Go figure: Demand for U.S. Treasuries soars

10/19/2009 9:25 am EST


Jim Jubak

Founder and Editor, JubakPicks.com


They pay almost nothing. They're denominated in a currency that is losing value every day.

And yet investors keep loading up on U.S. Treasuries.

Overseas buyers increased their holdings for a fourth consecutive month in August, to an all-time high of $3.45 trillion, according to the U.S. Treasury Department.

U.S. buyers are also flocking to Treasuries, largely through bond mutual funds. Eighteen times more money has flowed into fixed-income funds than into stock funds in 2009, according to Morningstar. 

The U.S. trend is relatively easier to understand. U.S. investors aren't taking any currency risk since they're putting dollars in and taking dollars out. At a time when the U.S. savings rate is climbing, there's more money looking for a home. And after two bear markets in stocks in the last decade bonds look safer than stocks.

It's harder to figure out why overseas investors continue to snap up bonds. With the dollar falling against just about every currency in the world, for most overseas investors an investment in dollar-denominated bonds brings a constant erosion of value in the home-country currency.

The exception, of course, is for anybody paying renminbi for U.S. Treasuries. China has effectively re-pegged its currency to the dollar this year and that removes currency risk.

And, of you take a look at comparative total returns, an investment in U.S. bonds isn't as insane as it seems for buyers who want to be in bonds somewhere in the world.

Sure the dollar is falling and a 10-year Treasury pays just 3.4%--below the  5.6% yield on on the Australian 10-year government bond, for example--but the Federal Reserve isn't raising interest rates any time soon and investors anticipate--rightly in my opinion--that overseas central banks are likely to start raising interest rates later this year or in early 2010 at the latest. The Australian central bank has already raised short-term interest rates by 0.25 percentage points.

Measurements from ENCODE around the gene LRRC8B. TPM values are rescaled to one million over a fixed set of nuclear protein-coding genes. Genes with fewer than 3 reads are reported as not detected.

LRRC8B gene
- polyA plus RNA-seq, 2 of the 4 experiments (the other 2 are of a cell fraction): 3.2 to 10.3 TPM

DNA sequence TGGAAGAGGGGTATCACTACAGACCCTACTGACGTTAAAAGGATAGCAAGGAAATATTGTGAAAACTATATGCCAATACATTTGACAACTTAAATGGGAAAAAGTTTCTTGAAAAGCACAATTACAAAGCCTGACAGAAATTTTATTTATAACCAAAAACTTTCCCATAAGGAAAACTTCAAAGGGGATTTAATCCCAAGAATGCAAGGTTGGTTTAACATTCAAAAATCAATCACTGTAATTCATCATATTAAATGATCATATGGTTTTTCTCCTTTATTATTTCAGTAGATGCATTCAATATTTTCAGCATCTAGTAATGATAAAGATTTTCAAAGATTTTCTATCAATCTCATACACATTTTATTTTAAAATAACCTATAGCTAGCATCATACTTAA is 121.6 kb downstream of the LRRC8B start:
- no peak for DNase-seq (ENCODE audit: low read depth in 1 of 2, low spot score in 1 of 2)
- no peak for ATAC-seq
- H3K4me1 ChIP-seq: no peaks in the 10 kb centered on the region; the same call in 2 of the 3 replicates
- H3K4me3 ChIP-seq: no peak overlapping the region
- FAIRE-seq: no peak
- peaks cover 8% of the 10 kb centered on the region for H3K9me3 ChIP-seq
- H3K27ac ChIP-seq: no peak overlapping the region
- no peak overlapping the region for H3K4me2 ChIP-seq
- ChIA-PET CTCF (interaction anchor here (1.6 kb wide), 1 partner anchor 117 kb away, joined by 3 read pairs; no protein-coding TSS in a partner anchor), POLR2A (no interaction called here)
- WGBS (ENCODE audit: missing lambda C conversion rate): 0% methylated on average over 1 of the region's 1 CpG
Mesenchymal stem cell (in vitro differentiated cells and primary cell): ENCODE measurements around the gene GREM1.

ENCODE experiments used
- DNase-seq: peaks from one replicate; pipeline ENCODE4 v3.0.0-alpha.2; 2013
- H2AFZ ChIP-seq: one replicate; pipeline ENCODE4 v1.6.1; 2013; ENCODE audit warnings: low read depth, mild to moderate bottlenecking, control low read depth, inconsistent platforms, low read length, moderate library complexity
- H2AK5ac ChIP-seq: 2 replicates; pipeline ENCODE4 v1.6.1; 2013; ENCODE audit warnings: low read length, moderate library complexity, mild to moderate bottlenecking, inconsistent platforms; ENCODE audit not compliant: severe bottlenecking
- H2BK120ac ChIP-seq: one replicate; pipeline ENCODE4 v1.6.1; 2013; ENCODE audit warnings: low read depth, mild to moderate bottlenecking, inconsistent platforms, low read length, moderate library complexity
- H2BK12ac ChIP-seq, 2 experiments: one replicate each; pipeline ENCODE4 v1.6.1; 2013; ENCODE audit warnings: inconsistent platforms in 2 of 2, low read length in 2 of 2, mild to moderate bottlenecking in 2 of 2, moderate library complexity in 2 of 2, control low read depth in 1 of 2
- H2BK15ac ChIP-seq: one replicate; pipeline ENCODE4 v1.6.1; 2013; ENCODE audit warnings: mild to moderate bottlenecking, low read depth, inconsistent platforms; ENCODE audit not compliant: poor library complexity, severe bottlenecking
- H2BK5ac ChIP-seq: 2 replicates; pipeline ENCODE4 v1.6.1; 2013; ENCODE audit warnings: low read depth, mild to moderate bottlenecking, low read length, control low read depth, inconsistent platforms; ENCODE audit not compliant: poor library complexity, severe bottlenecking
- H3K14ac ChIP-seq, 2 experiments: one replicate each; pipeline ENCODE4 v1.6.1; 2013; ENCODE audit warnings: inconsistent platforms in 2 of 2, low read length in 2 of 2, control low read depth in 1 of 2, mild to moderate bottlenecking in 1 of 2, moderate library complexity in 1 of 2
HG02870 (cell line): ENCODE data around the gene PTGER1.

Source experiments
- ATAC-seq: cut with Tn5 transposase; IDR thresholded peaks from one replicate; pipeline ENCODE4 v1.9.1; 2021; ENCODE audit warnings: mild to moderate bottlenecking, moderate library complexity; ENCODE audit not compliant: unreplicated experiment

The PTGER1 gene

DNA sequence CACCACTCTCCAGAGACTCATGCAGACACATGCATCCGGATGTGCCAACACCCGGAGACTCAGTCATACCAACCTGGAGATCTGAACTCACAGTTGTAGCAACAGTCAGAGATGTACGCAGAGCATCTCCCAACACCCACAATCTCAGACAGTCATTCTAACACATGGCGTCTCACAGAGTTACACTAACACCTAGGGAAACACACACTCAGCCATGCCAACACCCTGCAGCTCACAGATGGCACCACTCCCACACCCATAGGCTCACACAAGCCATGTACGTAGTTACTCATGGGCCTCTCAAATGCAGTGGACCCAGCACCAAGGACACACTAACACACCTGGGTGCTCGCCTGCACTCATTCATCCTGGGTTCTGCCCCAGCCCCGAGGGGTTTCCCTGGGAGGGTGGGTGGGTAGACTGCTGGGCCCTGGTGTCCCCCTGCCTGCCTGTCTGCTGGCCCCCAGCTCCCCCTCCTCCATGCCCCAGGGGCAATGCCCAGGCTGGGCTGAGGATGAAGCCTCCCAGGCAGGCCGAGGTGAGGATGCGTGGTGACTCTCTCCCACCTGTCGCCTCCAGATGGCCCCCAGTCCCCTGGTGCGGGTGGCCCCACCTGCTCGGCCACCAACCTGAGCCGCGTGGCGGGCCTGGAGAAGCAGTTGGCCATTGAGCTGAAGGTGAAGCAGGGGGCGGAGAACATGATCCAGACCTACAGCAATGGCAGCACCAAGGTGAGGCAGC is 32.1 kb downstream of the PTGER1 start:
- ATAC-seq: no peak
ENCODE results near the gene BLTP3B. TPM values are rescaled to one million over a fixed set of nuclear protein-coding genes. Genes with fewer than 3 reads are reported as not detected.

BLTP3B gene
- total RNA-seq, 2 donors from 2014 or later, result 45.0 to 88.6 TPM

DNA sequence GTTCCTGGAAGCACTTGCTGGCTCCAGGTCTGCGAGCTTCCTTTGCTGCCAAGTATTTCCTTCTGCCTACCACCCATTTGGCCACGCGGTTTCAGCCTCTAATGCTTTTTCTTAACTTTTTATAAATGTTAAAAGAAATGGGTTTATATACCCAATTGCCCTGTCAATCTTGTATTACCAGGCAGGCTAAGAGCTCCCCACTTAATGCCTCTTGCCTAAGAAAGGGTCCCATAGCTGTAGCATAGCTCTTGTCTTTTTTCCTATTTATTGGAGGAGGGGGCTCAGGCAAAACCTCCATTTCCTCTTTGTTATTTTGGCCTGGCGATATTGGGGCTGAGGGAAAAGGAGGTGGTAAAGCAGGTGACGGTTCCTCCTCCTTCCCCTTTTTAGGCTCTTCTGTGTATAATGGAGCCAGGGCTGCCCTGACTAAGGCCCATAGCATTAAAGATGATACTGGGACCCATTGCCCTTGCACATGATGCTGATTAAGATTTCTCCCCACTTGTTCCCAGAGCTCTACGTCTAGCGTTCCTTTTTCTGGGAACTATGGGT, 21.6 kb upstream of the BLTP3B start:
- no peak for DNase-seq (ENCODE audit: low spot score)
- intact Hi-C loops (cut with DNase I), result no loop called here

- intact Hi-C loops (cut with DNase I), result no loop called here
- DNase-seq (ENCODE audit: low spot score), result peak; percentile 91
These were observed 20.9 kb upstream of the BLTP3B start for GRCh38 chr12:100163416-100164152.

It doesn't take a big increase in interest rates to wipe out that differential in yields. For example, an Australian 10-year bond issued with a coupon yield of 5.25% now yields 5.6%, but only because after the Australian central bank raised interest rates, the price of the bond sank. A bond initially purchased for $10,000 now sells for just $9750.

 (The prices of existing bonds go down as interest rates climb since investors have the option of buying newly issued bonds paying the new higher interest rate. So the price of the existing bond falls until it's yield matches that available from a newly issued bond. Holders of the bond take a hit to their capital.)

So yes, the holder of the $10,000 Australian bond initially yielding 5.25% makes $525 in annual interest versus just $340 in interest for the holder of the 10-year U.S. Treasury, but the Australian bond is also worth $250 less than it was when initially purchased.

bat wipes out all the difference in yield--and more. Buying the U.S. Treasury  isn't as insane as it seems on the surface.

Assuming the the dollar continues to decline at a measured rate instead of going into a free fall.

And assuming the the Federal Reserve doesn't raise interest rates, cutting into the value of existing bonds, anytime soon.

As I laid out in my October 14 what to worry about post http://jubakpicks.com/2009/10/14/know-what-to-worry-about-and-when-if-you-dont-want-to-get-spooked-out-of-a-rally-or-get-killed-in-a-correction/ the big test for the financial markets will come when the Federal Reserve starts raising interest rates.

That's still a long way off.  But once the Fed signals that interest rate increases are no longer off the table, bond investors will rethink their current love for Treasuries.
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